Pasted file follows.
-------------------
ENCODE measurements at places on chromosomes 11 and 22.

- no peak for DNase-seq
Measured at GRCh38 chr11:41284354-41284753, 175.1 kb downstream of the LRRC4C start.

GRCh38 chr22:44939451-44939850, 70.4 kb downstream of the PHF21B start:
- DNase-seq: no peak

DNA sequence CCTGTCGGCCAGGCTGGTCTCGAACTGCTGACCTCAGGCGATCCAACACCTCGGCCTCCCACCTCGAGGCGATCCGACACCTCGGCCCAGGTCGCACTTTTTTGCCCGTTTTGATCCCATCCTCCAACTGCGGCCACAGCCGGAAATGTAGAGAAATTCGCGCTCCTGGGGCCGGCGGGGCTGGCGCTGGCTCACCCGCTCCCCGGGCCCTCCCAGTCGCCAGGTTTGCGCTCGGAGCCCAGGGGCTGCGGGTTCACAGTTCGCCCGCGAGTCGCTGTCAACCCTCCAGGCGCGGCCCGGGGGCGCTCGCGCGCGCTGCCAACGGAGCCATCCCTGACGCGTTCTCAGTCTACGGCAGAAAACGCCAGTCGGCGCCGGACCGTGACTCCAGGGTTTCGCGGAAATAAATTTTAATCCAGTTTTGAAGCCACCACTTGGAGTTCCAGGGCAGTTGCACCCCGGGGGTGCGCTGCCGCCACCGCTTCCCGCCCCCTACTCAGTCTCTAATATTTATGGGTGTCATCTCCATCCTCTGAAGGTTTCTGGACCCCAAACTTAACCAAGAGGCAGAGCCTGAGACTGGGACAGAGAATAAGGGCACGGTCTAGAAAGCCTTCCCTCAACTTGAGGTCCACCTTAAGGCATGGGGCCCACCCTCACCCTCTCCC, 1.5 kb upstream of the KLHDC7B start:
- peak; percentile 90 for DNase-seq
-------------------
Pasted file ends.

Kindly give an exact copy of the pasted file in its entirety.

ENCODE measurements at places on chromosomes 11 and 22.

- no peak for DNase-seq
Measured at GRCh38 chr11:41284354-41284753, 175.1 kb downstream of the LRRC4C start.

GRCh38 chr22:44939451-44939850, 70.4 kb downstream of the PHF21B start:
- DNase-seq: no peak

DNA sequence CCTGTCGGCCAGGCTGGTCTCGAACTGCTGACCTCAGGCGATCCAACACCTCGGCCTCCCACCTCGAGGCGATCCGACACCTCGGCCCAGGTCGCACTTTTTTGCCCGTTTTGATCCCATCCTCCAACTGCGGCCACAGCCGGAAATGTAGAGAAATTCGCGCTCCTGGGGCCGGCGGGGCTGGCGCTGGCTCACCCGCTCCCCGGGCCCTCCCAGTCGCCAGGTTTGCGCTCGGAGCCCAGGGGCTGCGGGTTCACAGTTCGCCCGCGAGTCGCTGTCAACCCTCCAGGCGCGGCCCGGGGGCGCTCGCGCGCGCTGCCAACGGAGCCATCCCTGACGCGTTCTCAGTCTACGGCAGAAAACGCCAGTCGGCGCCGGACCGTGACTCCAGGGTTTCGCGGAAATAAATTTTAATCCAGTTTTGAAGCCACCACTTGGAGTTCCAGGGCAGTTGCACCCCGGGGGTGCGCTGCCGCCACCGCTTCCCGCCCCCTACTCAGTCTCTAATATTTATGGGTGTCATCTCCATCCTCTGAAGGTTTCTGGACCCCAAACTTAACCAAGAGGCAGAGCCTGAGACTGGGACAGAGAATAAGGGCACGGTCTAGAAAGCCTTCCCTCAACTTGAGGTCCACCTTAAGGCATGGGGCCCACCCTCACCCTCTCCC, 1.5 kb upstream of the KLHDC7B start:
- peak; percentile 90 for DNase-seq